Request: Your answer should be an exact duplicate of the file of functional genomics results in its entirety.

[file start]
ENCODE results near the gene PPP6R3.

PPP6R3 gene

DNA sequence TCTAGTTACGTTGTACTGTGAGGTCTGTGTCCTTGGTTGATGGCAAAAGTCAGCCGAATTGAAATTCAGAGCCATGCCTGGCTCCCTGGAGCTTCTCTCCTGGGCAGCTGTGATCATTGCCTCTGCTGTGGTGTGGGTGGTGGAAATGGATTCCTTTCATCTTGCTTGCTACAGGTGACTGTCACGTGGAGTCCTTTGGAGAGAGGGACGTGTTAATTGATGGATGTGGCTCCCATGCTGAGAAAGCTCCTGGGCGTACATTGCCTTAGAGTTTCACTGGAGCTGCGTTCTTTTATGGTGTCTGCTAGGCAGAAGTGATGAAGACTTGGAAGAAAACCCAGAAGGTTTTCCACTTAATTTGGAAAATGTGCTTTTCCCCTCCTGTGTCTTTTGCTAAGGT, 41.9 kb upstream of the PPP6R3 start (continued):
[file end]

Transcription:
ENCODE results near the gene PPP6R3.

PPP6R3 gene

DNA sequence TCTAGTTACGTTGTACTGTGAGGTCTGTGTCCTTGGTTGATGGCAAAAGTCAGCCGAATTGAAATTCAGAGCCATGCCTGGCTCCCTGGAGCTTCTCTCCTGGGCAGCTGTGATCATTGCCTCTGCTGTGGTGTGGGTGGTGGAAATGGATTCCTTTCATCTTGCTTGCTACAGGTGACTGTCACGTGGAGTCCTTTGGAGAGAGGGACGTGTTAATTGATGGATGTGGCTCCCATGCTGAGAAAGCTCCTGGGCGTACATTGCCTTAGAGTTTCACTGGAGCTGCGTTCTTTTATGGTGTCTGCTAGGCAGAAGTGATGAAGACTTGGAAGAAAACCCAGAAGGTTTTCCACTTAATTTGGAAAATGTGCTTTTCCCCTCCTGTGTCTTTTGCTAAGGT, 41.9 kb upstream of the PPP6R3 start (continued):